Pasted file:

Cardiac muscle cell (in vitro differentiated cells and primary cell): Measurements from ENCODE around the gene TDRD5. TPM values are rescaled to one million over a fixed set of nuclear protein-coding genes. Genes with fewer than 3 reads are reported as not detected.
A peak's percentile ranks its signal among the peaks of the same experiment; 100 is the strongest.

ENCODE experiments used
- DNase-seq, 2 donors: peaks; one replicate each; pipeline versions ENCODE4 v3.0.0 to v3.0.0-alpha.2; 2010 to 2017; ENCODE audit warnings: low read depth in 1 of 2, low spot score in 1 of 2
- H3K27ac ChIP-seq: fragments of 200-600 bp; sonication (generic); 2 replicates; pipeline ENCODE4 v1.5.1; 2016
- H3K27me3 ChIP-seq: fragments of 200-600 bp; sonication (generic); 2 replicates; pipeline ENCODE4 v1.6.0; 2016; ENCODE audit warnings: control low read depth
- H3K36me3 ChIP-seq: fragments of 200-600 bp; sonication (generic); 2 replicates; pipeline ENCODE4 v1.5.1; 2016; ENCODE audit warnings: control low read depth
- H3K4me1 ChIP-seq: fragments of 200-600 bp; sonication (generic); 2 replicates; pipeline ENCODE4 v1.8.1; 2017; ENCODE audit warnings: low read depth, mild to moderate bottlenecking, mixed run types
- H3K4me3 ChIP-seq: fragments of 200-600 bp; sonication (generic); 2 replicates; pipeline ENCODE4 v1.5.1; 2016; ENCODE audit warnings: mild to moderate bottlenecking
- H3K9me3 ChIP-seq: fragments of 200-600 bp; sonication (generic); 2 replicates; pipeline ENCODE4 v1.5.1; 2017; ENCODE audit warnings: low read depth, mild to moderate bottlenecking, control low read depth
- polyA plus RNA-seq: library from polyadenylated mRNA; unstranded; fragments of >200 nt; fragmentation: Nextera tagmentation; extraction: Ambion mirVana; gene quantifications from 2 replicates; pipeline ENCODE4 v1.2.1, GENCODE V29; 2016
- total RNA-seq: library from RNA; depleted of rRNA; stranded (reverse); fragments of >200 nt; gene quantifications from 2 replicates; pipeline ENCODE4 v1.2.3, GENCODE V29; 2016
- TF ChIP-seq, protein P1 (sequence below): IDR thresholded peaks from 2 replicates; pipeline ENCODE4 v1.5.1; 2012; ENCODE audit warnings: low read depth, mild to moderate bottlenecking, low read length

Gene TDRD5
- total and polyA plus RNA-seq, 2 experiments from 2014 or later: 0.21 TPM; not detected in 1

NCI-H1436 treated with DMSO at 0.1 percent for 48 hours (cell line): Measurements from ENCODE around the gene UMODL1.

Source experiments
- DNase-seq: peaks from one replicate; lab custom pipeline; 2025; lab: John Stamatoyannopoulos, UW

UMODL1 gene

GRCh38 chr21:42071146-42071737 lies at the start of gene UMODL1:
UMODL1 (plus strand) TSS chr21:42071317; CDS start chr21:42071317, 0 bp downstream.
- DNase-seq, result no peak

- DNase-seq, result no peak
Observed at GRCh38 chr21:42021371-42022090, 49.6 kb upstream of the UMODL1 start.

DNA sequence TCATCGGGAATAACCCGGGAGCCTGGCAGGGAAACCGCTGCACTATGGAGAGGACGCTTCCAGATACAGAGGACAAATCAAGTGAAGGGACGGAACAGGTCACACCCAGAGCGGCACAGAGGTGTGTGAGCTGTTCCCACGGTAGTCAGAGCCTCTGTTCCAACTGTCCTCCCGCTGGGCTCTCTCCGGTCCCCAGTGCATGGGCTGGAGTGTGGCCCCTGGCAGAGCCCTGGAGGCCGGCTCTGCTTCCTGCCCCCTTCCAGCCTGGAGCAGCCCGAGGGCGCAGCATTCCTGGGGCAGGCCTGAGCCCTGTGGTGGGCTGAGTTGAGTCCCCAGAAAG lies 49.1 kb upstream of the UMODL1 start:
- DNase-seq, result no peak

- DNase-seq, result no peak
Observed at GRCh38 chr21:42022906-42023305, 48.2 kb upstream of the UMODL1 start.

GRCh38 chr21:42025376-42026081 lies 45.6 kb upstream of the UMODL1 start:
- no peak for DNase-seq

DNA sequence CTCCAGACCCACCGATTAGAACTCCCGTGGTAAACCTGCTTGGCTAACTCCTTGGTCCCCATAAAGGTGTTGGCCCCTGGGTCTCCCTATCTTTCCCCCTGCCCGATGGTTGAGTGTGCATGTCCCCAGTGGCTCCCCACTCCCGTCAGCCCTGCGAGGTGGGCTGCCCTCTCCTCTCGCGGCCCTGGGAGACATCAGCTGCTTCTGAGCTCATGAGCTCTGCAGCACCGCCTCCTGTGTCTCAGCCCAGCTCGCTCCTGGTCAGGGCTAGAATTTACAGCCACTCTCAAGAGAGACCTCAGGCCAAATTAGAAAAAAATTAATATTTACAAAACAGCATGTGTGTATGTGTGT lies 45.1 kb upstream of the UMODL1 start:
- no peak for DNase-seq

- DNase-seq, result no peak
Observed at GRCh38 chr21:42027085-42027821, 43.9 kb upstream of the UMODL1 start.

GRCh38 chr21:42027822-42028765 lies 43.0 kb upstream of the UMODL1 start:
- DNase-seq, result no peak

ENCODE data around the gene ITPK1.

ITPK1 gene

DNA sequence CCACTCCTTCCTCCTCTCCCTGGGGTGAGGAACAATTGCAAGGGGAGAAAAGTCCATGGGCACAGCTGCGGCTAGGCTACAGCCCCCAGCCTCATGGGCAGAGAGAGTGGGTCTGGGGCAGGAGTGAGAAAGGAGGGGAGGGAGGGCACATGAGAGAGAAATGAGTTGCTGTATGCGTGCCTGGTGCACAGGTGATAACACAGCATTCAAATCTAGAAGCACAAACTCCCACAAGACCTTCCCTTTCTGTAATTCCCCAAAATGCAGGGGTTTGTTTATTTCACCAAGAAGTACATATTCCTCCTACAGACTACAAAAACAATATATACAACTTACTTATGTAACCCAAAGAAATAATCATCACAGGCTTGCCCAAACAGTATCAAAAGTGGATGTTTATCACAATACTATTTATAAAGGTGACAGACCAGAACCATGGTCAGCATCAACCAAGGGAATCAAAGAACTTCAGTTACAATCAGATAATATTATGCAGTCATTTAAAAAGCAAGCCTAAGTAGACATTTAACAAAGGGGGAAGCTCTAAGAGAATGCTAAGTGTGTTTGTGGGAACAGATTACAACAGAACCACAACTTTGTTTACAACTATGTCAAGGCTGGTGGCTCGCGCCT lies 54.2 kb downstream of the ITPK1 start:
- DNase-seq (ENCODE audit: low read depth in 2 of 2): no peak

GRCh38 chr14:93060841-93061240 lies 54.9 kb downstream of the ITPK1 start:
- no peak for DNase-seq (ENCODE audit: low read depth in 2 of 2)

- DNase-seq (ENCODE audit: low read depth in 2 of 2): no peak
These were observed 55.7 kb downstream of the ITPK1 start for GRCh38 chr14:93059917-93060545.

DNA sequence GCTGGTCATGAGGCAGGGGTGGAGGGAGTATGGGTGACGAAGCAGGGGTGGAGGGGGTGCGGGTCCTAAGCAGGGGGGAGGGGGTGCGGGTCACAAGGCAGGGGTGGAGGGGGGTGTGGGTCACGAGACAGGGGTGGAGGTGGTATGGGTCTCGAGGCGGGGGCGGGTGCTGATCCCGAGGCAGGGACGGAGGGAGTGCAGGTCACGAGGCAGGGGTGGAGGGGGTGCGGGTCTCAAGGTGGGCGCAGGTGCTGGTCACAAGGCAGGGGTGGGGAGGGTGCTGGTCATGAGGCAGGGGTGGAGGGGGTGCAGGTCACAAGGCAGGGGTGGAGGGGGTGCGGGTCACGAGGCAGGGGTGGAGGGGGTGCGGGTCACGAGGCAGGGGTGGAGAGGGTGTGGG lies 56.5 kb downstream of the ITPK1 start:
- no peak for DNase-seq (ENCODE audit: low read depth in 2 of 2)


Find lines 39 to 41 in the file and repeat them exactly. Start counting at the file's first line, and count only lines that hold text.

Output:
DNA sequence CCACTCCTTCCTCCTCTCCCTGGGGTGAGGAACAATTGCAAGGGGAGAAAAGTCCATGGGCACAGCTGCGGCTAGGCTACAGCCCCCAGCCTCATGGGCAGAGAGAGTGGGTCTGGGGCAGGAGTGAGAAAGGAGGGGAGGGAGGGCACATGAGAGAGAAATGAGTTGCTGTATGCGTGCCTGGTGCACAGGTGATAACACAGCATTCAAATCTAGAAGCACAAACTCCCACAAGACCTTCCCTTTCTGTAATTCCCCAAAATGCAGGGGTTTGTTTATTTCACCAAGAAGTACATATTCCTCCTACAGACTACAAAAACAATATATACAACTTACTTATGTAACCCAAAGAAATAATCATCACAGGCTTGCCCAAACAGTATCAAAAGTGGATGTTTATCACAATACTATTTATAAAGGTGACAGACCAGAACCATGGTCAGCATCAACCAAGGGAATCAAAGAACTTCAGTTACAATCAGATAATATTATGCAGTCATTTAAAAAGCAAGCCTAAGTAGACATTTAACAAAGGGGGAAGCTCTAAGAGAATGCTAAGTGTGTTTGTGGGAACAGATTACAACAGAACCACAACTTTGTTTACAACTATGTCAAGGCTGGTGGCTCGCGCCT lies 54.2 kb downstream of the ITPK1 start:
- DNase-seq (ENCODE audit: low read depth in 2 of 2): no peak

GRCh38 chr14:93060841-93061240 lies 54.9 kb downstream of the ITPK1 start: